1. Be Late

Punctuality is vital in German offices. As a principle younger personnel or fresher personnel is eyed more closely than senior management, however, you will rather quickly find out, that most elder members of the management board will try their utmost to stick to appointments made. Not honoring the time agreed on, means disrespect to them. If you have to be late, the least thing you should do is to inform your counterpart of the delay.

2. Indulge in excessive breaks

Do never underestimate the gossip around when you come in in the morning (and how tired you look), how long you have been for lunch and the duration and number of your coffee breaks or smoking breaks. There will always be people who will closely monitor your coming and going, colleagues, you may not even know! And if they feel you earn a lot of money you can be sure they will talk. And talk will eventually reach your supers.

3. Ignore the ringing phone of your colleagues

If a phone rings and the proprietor of the same is nowhere to be seen, and neither is his or her direct colleague you take the call. Especially if you share your office with a couple of people not doing so will be seen as a sign of arrogance and avoidance of simple tasks.

4. Close your office door

Even if your colleagues on the same level as you close their doors, keep yours open unless it is necessary for confidentiality reasons. You will miss the opportunity to talk to your new colleagues, and you will be seen again as being arrogant.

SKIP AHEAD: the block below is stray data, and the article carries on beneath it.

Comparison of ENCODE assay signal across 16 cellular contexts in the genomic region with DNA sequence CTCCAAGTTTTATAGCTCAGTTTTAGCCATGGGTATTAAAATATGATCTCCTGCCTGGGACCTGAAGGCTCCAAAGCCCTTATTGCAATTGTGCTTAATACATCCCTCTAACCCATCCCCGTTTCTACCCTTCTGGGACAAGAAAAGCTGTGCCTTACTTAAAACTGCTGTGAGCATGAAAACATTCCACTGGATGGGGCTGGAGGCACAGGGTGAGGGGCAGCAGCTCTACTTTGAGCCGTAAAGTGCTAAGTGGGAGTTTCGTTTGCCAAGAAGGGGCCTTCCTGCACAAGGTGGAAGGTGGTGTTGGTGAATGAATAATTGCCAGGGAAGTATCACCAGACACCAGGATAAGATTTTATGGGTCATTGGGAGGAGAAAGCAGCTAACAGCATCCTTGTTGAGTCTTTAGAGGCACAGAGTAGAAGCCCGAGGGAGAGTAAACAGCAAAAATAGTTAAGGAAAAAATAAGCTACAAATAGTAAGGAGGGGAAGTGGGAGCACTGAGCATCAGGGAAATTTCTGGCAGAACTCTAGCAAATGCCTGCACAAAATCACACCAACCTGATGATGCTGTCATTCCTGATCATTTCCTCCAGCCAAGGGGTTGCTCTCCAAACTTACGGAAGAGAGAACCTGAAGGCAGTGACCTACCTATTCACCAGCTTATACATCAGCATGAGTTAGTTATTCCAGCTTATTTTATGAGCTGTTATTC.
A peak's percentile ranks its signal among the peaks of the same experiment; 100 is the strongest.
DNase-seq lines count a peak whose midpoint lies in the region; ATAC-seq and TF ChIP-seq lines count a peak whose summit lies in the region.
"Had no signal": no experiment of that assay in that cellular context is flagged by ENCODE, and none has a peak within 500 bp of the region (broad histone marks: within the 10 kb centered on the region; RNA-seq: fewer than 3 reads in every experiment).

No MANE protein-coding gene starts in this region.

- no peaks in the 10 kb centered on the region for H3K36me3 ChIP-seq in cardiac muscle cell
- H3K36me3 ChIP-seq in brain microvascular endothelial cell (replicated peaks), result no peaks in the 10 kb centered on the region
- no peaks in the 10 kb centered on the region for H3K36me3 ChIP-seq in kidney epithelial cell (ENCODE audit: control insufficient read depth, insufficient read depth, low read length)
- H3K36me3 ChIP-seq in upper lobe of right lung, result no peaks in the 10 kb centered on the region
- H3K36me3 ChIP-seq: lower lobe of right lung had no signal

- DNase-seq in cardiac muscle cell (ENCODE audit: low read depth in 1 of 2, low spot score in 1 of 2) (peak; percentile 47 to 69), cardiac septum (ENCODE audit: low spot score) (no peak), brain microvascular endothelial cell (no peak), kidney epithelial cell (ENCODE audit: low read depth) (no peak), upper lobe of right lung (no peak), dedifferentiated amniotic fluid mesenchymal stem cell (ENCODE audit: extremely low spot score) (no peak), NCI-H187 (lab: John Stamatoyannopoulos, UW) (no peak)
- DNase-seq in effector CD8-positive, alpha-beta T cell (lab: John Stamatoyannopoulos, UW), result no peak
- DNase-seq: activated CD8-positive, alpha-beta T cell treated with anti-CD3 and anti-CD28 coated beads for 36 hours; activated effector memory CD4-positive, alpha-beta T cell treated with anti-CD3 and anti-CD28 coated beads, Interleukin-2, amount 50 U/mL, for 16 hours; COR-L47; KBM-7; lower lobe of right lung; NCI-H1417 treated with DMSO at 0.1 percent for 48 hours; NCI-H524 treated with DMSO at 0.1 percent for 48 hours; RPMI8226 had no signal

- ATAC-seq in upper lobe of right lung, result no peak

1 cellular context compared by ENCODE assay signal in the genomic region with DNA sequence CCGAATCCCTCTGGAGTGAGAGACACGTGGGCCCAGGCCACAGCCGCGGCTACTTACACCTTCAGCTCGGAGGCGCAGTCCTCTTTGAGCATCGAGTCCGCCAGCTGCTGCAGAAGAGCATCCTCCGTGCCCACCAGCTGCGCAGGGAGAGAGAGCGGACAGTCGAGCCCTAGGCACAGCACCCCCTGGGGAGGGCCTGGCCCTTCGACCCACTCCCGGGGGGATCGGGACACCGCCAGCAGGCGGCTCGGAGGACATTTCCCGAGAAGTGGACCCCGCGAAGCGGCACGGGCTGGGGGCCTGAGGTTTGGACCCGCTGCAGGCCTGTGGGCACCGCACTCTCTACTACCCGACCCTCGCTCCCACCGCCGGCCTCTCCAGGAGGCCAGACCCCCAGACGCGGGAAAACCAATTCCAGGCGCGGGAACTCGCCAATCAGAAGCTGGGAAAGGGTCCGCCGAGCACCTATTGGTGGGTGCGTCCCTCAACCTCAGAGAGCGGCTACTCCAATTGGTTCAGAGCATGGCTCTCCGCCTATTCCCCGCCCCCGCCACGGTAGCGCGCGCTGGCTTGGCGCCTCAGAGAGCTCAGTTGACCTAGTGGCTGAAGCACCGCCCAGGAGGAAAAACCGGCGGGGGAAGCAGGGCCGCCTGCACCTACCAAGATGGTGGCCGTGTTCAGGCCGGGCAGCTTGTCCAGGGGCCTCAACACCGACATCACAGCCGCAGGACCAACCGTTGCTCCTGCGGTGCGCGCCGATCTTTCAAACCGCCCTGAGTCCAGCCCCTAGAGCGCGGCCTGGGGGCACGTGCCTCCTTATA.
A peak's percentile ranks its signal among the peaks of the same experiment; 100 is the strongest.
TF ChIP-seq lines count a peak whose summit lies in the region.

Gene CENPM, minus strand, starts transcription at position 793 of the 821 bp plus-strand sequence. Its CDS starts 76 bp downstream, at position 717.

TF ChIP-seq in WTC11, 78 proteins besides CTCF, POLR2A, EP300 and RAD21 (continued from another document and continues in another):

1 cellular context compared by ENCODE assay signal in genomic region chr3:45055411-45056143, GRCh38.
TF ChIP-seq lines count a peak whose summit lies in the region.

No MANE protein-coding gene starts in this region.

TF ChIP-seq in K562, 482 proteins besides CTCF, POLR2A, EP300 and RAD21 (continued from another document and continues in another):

5. Break into tears or make your frustration public

Germans usually strictly separate between work and personal life. We will be eyeing you with distanced curiosity as to how you can cry at your workplace over private matters. You should share some superficial aspects of your private life like you would in a small talk, but you are not expected to tell the story of your life. Likewise, if you are anxious over aspects of your work, don’t show too much. You are paid for being here, so shut up and do what you are paid for (or leave). Ignoring this will be seen as weakness.

6. Show open disrespect to other cultures

The German trauma of being the heir of people who murdered several million Jews is still enormously strong. Like in any country we also have a considerable right wing. However, anybody with education condemns a prejudicial judgment over other cultures.

7. Come unprepared

Join in a meeting without having done your part of the job will be seen as highly unprofessional. Germans tend to be very correct and stick to what has been agreed. If you had a brilliant idea between two meetings, you should not simply ignore the agreed idea and go for your new one. You will merely face utter non-understanding – a bad start for your brilliant idea.

8. Engage in long or numerous private talks

You are paid for being present in mind and body during office hours. Mostly for 8 hours a day. Even if you believe that private networking is a vital contributor to your success, your colleagues will not think so and will believe you are lazy. Likewise, avoid that your colleagues see you are active on facebook or google accounts and the like. In Germany, there is zero tolerance among peers for such frivolous activities.

9. Jump the gun

So you think you have a brilliant idea? You will not succeed in convincing your colleagues and superiors unless you have thoroughly analyzed the pros and cons and have already a rough idea about how to implement it. Germans are uneasy with uncertainty and ambiguity. Presenting a new idea with no factual background info will most likely kill it.

10. Beating the bush

If you don’t have to add something of value to a discussion, don’t add, especially, if the subject is not your core expertise. You are in the position you are because of your experience and so are all others. Adding pseudo-important comments will undermine your authority.